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Top competitor is not just horsing around

"It's a great experience that you’d love to have the opportunity to do over again,” says John L. Williams ’87 (School for American Crafts). He’s talking about the Athens Olympics, where he was a member of the five-person U.S. equestrian “eventing” team that won the bronze medal.

Eventing has been described as the triathlon for horse and rider. The first portion of the three-day Olympic competition is dressage, which demonstrates the rider’s control and the horse's skill in a series of choreographed movements in an arena. Next comes a grueling cross-country ride over a 4-mile course with 34 fixed obstacles. The final test is the show-jump event, with 13 obstacles.


John Williams, riding Carrick, acknowledges the crowd after completing the dressage portion of the three-day eventing competition at the Athens Olympics.

Germany initially was awarded the gold medal, France took silver and Great Britain received the bronze. But in a controversy that was settled days after the event, judges ultimately ruled that a German rider had committed a fault in the show jumping phase, and dropped her score by 12 points. That put Germany in fourth place, with the other teams moving up. By then, the Americans had left and there was no opportunity to stand on the awards podium.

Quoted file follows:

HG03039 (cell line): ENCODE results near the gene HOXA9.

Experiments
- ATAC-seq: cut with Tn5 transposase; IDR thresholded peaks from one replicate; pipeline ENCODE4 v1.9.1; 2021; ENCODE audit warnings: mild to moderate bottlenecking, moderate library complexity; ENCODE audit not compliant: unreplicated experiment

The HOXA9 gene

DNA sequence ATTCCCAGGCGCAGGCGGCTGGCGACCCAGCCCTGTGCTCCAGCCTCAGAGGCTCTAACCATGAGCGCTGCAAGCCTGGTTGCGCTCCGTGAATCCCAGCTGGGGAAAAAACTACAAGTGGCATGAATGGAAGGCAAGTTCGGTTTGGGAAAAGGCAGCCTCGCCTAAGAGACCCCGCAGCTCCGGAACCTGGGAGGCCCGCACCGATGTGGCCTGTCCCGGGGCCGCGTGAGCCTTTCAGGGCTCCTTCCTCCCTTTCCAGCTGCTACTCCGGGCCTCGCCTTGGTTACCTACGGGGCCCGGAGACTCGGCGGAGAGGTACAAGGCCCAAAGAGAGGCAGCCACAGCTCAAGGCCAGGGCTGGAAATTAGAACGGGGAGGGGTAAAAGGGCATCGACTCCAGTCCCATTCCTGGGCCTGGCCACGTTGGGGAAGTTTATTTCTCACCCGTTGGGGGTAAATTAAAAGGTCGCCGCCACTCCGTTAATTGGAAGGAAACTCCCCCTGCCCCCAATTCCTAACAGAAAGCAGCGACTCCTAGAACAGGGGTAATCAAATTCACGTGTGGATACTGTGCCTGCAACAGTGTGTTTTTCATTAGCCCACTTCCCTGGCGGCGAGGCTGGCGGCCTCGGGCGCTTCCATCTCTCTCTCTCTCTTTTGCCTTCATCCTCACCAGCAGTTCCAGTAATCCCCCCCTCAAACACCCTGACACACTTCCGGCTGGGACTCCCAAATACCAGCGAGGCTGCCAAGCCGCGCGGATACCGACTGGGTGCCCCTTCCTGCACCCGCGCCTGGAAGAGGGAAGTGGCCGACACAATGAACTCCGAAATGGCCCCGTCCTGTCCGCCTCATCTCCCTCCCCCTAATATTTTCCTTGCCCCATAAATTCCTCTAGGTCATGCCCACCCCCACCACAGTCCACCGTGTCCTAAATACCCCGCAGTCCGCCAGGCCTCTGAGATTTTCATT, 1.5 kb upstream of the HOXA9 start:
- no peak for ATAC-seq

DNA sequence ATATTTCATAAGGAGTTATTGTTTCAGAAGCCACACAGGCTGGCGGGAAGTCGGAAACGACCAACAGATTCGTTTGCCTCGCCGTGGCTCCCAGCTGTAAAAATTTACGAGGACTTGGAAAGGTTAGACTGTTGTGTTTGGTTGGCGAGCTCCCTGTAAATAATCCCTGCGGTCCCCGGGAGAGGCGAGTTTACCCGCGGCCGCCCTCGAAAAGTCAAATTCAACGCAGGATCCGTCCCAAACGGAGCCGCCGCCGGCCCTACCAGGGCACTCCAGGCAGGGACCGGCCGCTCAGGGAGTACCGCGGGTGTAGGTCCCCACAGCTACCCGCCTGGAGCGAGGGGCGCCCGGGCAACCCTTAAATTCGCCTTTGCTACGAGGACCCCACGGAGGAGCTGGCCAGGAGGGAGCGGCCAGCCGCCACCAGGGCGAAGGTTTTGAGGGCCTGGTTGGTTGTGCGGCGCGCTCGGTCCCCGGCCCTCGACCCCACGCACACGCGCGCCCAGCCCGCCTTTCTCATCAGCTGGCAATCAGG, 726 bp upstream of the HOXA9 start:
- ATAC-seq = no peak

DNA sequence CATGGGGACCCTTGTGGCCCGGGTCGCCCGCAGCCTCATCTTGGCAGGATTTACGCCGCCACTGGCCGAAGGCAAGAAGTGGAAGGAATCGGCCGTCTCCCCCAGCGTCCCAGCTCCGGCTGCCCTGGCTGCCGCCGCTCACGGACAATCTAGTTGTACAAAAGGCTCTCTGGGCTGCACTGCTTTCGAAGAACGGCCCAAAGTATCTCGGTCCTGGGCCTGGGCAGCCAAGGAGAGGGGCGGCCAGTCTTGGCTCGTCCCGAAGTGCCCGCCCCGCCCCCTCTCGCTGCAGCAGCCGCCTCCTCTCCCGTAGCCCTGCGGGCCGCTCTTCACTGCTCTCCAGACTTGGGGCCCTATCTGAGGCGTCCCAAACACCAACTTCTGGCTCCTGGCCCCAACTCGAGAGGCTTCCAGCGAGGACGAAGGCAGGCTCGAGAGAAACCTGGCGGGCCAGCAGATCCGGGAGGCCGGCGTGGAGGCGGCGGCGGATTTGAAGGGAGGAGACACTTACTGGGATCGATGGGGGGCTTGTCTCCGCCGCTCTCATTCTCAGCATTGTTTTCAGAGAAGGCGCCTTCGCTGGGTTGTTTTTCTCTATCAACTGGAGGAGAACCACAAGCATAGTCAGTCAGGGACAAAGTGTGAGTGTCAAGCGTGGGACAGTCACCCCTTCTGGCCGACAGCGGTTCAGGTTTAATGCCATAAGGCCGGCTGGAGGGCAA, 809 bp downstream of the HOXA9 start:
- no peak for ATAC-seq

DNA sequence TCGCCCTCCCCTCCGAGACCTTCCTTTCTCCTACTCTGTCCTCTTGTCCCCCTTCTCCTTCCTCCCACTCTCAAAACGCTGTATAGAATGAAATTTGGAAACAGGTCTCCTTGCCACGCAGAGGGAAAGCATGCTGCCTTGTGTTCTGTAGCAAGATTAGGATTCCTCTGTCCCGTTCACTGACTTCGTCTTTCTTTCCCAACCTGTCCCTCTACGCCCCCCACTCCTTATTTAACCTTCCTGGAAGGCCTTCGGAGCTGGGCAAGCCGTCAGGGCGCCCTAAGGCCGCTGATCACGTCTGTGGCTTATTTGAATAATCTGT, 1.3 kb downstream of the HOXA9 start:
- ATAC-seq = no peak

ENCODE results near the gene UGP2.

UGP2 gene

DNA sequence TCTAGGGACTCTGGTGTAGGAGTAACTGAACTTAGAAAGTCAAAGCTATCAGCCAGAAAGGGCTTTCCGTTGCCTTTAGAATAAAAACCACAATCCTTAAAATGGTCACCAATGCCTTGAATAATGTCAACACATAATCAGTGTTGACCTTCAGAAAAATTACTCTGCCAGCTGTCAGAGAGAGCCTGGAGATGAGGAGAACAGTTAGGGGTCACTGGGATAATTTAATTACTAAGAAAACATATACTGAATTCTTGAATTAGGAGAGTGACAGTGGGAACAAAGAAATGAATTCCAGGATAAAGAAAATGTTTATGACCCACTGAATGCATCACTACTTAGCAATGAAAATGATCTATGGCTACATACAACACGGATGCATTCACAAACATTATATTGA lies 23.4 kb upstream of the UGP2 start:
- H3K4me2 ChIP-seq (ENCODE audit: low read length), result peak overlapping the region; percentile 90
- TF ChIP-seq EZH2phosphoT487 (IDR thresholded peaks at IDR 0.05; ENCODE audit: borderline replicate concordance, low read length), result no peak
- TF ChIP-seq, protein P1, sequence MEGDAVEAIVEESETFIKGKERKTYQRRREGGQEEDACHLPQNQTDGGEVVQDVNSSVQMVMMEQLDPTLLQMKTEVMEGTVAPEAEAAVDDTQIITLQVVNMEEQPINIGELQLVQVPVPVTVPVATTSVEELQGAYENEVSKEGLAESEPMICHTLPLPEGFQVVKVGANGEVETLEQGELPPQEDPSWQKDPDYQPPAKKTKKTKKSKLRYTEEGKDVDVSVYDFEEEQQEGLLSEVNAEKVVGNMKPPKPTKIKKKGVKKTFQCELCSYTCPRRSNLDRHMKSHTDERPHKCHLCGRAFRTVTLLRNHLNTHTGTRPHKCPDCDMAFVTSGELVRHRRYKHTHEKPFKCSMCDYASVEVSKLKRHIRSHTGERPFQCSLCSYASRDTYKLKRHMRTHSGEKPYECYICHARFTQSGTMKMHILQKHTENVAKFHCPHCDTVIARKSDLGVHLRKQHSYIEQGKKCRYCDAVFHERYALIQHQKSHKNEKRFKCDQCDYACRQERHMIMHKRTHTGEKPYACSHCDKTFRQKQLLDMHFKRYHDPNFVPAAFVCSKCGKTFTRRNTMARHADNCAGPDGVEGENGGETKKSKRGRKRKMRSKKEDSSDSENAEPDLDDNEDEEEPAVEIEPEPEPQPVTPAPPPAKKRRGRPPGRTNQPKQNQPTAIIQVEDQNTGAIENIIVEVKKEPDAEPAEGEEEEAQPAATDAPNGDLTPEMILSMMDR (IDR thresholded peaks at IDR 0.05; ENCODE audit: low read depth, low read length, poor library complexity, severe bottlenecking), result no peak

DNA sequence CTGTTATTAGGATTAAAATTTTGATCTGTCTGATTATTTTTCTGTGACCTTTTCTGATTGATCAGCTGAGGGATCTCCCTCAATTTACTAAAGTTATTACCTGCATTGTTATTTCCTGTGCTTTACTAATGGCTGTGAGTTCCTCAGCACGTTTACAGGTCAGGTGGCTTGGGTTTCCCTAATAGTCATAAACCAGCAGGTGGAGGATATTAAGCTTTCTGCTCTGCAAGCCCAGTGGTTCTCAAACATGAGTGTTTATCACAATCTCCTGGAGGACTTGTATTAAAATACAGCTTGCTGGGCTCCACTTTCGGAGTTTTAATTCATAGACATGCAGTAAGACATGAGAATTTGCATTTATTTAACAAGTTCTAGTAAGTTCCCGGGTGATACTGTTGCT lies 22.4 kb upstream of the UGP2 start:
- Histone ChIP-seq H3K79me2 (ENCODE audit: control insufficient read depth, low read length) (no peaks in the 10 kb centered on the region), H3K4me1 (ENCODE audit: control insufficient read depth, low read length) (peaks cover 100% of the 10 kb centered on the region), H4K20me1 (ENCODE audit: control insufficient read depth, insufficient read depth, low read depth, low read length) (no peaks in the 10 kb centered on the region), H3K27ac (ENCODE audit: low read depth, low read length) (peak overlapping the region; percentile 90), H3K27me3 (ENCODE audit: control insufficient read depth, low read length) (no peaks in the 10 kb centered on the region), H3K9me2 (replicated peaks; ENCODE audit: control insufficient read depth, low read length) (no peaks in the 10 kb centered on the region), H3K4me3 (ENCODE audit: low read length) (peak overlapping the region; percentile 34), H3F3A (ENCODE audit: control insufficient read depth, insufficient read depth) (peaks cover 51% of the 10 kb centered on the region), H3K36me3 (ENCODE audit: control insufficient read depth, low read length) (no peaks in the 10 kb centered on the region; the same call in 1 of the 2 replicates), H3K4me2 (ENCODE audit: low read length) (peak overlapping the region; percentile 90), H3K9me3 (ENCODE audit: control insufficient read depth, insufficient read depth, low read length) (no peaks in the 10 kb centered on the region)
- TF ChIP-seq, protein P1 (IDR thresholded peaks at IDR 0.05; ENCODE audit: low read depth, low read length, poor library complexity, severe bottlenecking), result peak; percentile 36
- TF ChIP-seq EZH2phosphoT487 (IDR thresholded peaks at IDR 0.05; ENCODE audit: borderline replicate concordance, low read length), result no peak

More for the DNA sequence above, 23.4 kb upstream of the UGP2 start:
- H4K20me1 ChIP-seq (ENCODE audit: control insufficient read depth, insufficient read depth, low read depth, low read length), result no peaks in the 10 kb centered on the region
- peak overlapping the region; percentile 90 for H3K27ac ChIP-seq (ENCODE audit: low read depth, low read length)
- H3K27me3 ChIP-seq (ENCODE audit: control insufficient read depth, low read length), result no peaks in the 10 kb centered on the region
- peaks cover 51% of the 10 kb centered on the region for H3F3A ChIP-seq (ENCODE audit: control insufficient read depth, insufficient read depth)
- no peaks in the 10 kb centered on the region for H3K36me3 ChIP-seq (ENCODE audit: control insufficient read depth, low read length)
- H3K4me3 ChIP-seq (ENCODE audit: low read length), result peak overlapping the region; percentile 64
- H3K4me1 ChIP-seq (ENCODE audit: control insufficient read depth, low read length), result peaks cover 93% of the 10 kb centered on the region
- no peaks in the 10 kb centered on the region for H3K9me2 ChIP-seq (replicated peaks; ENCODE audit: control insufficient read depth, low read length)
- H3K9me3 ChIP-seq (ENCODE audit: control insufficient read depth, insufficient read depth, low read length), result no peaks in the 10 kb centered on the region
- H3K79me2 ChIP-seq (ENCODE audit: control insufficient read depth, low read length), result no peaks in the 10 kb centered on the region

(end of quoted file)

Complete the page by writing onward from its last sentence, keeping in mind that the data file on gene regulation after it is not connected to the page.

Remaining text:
Although the team took a medal, Williams’ Olympic debut was somewhat disappointing from a personal standpoint. “I didn’t do as well as I have been doing in recent years with this horse.”

Indeed. He led the U.S. eventing team to gold at the 2002 World Games in Spain, and placed second at the 2002 Rolex Kentucky Three-Day event, and second at the final pre-Olympic event in July of this year.

Williams grew up in Honeoye Falls, N.Y., and now lives in Middleburg, Va. He started riding about age 12. “Kids down the street had ponies. We had no idea what we were getting into,” he recalls. “After a couple of years with no guidance someone decided I should get some lessons. And that led to where I am now.”

His whole life revolves around horses. International competitions keep Williams and his wife and manager, Ellen, very busy arranging for transportation of horses and equipment and traveling to events. Williams also is developing a career as a designer of cross-country courses, with more than 20 sites to his credit.

“My RIT background in woodworking and furniture design has fit in very well,”
he says.

He plans to compete for at least another four or five years – the Beijing Olympics are a definite possibility. But the sport he loves takes a toll. “Sooner or later we all fall down and get hurt,” he says. “I’m one of the lucky ones.”
His is an unusual lifestyle – and not an easy one, he admits. “I wasn’t born rich and I didn’t marry into money. This is a hard way to make a living.

“But we seem to like it.”